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Q & A with Arlington Club’s Laurent Tourondel

Posted on May 1, 2013 in Chef Q&A

Laurent Tourondel may be a native of France, but his brand has become synonymous with American classics. Think burgers, fries and milkshakes at LT Burger in Bryant Park, and juicy sirloins and rib eyes at BLT Steak. Though he parted ways with E Squared Hospitality and the BLT empire a few years ago, he just recently returned with his own brand of steakhouse at Arlington Club and he’s taken his famous Gruyere popovers with him.

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“Ramp up the Volume” Pesto with Seared Sea Scallops

Posted on Apr 24, 2013 in Recipes

Did you claw your way to the front of a farmers market stand, in order to get your hands on one of the season’s first bushels of ramps? Perhaps even foraged them yourself, on a hike through the woods upstate? Either way… congratulations! You’re currently in possession of spring’s most coveted veggie, wild young leeks with a garlic-like aroma and pronounced onion flavor. But how the heck do you use them?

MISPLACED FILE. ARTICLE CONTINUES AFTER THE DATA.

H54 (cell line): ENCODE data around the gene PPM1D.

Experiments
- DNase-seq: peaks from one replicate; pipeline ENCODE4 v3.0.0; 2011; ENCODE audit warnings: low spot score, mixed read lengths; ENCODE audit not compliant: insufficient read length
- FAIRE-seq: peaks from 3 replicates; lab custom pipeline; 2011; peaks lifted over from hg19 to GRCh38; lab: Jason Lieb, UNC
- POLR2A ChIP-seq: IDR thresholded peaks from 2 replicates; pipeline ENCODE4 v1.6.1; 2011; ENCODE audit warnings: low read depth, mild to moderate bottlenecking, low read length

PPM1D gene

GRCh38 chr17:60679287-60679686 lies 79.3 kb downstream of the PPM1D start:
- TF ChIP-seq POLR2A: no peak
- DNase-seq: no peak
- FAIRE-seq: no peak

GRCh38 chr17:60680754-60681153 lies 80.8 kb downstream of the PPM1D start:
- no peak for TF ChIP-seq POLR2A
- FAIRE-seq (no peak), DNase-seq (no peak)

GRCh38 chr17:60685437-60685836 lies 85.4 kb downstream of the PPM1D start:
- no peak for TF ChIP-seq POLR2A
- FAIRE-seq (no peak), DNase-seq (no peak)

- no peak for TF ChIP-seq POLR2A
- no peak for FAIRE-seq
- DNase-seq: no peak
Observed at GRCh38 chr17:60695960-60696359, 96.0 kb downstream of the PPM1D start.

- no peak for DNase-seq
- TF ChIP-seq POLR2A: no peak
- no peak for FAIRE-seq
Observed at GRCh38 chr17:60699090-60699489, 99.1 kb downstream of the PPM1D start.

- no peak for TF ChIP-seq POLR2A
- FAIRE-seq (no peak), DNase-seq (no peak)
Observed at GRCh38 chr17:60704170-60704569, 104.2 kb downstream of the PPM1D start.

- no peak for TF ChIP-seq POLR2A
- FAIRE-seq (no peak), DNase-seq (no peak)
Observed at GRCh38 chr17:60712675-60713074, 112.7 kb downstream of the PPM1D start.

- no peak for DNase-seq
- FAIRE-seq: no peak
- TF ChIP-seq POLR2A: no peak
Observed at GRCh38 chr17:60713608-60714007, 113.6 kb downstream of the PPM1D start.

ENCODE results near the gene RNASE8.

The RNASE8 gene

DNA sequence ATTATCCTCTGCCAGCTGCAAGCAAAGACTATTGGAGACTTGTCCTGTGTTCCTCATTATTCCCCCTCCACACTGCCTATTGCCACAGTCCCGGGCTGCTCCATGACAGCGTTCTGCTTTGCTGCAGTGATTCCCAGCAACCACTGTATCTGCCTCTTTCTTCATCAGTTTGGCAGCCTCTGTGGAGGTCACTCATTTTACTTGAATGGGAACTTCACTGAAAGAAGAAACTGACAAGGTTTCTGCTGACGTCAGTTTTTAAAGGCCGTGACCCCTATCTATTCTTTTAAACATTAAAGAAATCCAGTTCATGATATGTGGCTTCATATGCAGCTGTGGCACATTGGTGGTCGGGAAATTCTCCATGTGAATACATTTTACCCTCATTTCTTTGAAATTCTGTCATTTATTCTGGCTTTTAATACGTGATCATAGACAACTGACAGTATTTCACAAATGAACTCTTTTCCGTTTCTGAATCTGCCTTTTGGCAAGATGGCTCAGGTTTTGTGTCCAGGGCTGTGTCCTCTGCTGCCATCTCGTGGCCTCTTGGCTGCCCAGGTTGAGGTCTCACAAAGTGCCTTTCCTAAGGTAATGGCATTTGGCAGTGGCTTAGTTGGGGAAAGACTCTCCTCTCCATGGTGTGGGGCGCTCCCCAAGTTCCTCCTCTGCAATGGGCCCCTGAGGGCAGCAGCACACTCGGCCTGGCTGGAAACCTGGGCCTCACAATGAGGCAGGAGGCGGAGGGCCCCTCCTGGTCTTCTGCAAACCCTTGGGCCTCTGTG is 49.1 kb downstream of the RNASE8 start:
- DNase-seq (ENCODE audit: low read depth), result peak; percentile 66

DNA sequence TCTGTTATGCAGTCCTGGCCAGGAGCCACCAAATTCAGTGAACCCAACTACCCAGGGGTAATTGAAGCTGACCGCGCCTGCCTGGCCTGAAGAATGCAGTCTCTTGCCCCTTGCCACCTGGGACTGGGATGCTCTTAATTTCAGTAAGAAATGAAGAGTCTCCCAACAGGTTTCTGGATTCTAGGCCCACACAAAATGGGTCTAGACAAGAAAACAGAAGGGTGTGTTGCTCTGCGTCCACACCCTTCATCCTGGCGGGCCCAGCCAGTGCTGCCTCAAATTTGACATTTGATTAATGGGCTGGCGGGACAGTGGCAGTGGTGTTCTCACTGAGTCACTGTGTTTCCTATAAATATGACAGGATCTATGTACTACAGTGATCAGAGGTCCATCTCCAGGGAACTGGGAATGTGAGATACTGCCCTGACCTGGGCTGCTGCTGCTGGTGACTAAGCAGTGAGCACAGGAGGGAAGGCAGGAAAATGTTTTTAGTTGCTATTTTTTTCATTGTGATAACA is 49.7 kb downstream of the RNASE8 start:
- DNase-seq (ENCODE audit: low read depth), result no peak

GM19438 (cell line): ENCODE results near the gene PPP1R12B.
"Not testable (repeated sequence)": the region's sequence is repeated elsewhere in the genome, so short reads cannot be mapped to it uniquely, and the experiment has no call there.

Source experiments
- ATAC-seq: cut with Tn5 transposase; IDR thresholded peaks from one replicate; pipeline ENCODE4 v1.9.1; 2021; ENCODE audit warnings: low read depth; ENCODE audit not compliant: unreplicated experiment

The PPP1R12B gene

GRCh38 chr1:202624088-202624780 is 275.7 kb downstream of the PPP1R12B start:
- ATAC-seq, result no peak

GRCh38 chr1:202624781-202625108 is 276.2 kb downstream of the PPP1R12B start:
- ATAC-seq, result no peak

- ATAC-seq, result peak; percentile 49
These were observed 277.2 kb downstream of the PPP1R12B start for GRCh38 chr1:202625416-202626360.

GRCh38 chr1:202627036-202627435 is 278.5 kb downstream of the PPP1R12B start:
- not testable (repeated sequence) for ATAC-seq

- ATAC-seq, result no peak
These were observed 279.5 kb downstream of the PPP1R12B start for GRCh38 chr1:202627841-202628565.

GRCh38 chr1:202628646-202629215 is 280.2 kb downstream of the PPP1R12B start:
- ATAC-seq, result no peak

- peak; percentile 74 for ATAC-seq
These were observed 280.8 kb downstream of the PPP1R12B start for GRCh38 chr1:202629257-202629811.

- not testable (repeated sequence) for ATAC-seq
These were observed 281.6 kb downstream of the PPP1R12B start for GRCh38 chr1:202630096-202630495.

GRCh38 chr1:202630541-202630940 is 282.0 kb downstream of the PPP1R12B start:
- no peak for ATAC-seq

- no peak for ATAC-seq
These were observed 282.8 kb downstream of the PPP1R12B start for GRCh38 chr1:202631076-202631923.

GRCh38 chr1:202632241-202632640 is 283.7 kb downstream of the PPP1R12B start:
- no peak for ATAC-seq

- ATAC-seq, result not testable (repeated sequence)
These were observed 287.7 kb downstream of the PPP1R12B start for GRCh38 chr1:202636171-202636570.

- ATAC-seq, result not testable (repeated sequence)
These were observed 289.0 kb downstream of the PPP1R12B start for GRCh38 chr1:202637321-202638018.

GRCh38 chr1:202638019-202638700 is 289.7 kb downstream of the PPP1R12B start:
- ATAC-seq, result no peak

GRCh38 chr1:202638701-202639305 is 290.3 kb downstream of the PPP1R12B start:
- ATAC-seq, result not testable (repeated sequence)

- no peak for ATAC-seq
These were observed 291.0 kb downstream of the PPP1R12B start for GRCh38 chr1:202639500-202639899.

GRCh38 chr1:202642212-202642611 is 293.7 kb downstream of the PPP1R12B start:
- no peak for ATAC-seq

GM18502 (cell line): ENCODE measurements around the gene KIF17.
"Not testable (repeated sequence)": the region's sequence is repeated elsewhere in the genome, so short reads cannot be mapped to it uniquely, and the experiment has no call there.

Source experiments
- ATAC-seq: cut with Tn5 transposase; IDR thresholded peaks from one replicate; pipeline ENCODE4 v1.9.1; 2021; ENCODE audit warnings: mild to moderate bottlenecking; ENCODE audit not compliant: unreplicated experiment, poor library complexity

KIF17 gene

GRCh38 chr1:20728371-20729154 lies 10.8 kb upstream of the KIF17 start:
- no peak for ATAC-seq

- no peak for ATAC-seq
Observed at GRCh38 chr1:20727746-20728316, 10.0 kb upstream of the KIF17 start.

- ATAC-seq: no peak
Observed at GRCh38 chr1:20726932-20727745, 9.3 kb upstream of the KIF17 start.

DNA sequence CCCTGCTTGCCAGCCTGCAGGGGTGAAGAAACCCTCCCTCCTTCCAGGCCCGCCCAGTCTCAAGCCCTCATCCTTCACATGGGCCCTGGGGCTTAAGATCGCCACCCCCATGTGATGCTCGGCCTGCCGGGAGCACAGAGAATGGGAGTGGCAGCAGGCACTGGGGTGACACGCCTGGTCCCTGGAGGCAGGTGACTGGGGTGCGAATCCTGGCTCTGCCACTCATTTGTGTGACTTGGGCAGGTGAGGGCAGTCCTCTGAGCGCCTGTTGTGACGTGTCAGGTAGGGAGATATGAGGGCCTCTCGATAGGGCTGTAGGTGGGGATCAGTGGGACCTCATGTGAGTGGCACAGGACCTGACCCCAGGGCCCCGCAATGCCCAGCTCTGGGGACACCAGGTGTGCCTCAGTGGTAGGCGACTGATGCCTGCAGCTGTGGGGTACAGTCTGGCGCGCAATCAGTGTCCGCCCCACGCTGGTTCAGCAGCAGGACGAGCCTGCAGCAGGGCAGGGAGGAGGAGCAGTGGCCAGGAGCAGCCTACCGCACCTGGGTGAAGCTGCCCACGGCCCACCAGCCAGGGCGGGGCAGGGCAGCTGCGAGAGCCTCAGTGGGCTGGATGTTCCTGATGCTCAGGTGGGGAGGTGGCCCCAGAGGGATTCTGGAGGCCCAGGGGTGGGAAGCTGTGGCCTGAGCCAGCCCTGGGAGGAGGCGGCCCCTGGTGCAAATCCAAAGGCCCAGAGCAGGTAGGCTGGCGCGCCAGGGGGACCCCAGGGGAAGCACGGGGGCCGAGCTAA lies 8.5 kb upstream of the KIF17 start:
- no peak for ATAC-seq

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“Rites of Spring” Strawberry Rhubarb Cocktail

Posted on Apr 19, 2013 in Recipes

Let’s be honest. Sometimes, a good strong cocktail is the only thing that can get you through the winter. Not that we’re abandoning the liquor cabinet now that it’s spring. Light spirits pair particularly well with warm-weather ingredients – we combined tangy rhubarb and sparkling wine for the ultimate spring cooler, perfect for a leisurely weekend brunch, as an aperitif before dinner, or for sipping while watching the sun set from your stoop, patio, fire escape or rooftop!